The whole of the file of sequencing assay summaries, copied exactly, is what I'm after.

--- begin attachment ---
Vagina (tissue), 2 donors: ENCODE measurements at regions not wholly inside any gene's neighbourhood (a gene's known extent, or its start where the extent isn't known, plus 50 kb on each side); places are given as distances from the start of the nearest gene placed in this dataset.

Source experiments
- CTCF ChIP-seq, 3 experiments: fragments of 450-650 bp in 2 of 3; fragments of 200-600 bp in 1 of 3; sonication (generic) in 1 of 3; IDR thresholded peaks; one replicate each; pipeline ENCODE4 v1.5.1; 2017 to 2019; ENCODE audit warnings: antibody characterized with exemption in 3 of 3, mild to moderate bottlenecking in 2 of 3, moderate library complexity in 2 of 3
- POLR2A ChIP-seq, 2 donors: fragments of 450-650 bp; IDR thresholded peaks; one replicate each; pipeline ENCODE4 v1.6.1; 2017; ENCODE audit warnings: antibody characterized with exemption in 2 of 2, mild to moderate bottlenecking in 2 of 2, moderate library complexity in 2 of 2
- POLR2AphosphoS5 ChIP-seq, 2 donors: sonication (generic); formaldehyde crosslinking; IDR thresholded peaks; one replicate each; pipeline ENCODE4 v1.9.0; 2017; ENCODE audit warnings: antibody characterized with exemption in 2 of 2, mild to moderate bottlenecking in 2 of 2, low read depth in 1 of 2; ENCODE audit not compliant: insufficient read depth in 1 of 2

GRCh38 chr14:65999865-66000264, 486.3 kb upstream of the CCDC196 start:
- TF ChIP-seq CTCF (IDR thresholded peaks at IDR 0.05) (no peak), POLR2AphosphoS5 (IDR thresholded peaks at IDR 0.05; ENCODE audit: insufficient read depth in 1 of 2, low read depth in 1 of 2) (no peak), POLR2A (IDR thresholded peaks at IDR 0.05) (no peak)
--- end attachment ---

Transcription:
Vagina (tissue), 2 donors: ENCODE measurements at regions not wholly inside any gene's neighbourhood (a gene's known extent, or its start where the extent isn't known, plus 50 kb on each side); places are given as distances from the start of the nearest gene placed in this dataset.

Source experiments
- CTCF ChIP-seq, 3 experiments: fragments of 450-650 bp in 2 of 3; fragments of 200-600 bp in 1 of 3; sonication (generic) in 1 of 3; IDR thresholded peaks; one replicate each; pipeline ENCODE4 v1.5.1; 2017 to 2019; ENCODE audit warnings: antibody characterized with exemption in 3 of 3, mild to moderate bottlenecking in 2 of 3, moderate library complexity in 2 of 3
- POLR2A ChIP-seq, 2 donors: fragments of 450-650 bp; IDR thresholded peaks; one replicate each; pipeline ENCODE4 v1.6.1; 2017; ENCODE audit warnings: antibody characterized with exemption in 2 of 2, mild to moderate bottlenecking in 2 of 2, moderate library complexity in 2 of 2
- POLR2AphosphoS5 ChIP-seq, 2 donors: sonication (generic); formaldehyde crosslinking; IDR thresholded peaks; one replicate each; pipeline ENCODE4 v1.9.0; 2017; ENCODE audit warnings: antibody characterized with exemption in 2 of 2, mild to moderate bottlenecking in 2 of 2, low read depth in 1 of 2; ENCODE audit not compliant: insufficient read depth in 1 of 2

GRCh38 chr14:65999865-66000264, 486.3 kb upstream of the CCDC196 start:
- TF ChIP-seq CTCF (IDR thresholded peaks at IDR 0.05) (no peak), POLR2AphosphoS5 (IDR thresholded peaks at IDR 0.05; ENCODE audit: insufficient read depth in 1 of 2, low read depth in 1 of 2) (no peak), POLR2A (IDR thresholded peaks at IDR 0.05) (no peak)